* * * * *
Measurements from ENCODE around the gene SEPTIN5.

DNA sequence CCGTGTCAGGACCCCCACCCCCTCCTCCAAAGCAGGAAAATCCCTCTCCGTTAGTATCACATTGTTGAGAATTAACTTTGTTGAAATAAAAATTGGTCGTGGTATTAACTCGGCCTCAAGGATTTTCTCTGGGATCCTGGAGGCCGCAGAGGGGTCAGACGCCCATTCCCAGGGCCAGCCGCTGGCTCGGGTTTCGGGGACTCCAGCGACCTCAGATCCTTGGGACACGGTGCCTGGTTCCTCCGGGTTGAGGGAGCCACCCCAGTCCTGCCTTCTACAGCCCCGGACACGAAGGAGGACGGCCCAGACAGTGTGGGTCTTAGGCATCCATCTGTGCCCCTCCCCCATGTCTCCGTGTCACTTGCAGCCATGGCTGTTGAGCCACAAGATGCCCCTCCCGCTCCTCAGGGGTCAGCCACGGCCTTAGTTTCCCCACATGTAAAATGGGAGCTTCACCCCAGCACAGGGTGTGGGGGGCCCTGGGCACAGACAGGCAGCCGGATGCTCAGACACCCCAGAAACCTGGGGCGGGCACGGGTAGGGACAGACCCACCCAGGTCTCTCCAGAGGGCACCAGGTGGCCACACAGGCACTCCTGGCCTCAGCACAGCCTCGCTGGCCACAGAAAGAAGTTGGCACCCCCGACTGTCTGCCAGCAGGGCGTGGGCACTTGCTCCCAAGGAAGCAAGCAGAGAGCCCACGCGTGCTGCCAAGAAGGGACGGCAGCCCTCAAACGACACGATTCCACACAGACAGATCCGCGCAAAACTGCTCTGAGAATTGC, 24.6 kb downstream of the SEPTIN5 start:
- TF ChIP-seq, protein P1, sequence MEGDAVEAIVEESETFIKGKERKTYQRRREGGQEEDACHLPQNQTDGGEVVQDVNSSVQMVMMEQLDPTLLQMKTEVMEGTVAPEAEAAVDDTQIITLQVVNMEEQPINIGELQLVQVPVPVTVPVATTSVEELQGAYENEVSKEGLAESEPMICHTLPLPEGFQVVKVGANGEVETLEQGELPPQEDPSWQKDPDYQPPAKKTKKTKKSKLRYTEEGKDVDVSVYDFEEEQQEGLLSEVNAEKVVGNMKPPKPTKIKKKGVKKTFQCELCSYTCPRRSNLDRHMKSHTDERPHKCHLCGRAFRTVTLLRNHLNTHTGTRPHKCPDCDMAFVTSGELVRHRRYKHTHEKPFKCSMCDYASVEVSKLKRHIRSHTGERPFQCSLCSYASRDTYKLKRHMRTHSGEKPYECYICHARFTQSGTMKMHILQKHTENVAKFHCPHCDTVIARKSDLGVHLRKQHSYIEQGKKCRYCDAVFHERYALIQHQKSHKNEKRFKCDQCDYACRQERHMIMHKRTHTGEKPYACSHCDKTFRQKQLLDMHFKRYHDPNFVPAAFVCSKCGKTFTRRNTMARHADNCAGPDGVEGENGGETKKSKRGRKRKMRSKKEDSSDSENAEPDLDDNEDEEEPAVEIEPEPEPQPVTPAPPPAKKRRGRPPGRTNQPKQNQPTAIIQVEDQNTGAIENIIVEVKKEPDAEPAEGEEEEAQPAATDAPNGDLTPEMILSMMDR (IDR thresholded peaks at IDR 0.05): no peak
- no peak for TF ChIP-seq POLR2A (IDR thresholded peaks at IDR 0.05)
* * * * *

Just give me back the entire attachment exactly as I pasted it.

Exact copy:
Measurements from ENCODE around the gene SEPTIN5.

DNA sequence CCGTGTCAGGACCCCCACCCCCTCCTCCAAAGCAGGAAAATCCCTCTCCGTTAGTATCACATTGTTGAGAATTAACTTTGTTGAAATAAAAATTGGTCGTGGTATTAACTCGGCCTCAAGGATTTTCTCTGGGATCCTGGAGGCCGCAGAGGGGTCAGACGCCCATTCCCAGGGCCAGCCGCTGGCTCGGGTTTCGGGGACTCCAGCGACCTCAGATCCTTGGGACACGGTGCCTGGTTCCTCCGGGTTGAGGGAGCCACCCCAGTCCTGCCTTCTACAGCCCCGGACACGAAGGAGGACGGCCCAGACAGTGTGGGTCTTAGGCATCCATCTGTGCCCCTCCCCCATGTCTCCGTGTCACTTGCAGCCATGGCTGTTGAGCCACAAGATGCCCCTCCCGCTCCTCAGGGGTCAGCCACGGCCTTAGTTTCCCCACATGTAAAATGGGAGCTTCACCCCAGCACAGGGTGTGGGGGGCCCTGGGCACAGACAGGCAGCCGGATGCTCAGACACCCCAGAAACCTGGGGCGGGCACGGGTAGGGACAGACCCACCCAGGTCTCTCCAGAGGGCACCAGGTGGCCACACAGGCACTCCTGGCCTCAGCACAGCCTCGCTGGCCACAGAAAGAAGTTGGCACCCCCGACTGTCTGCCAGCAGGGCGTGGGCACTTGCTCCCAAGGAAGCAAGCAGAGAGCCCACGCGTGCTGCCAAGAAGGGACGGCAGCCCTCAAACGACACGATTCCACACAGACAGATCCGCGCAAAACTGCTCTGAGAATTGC, 24.6 kb downstream of the SEPTIN5 start:
- TF ChIP-seq, protein P1, sequence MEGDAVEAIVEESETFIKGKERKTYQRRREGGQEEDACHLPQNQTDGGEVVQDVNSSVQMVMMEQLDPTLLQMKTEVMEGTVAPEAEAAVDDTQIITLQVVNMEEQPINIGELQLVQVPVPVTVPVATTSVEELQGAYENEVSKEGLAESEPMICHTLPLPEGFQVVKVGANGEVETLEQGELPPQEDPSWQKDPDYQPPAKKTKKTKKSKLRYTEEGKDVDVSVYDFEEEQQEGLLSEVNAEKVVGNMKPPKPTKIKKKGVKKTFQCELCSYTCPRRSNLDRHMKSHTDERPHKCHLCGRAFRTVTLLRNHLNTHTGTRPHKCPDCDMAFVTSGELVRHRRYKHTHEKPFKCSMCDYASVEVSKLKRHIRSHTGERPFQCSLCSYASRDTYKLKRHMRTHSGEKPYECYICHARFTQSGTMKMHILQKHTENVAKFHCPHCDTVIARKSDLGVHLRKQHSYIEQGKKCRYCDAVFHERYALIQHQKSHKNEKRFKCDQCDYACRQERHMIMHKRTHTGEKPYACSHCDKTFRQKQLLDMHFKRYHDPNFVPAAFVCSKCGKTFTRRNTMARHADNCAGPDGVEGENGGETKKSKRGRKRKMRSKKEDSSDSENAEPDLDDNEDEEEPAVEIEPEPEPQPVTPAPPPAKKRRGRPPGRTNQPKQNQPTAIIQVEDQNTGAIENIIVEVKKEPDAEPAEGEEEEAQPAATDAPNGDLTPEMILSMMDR (IDR thresholded peaks at IDR 0.05): no peak
- no peak for TF ChIP-seq POLR2A (IDR thresholded peaks at IDR 0.05)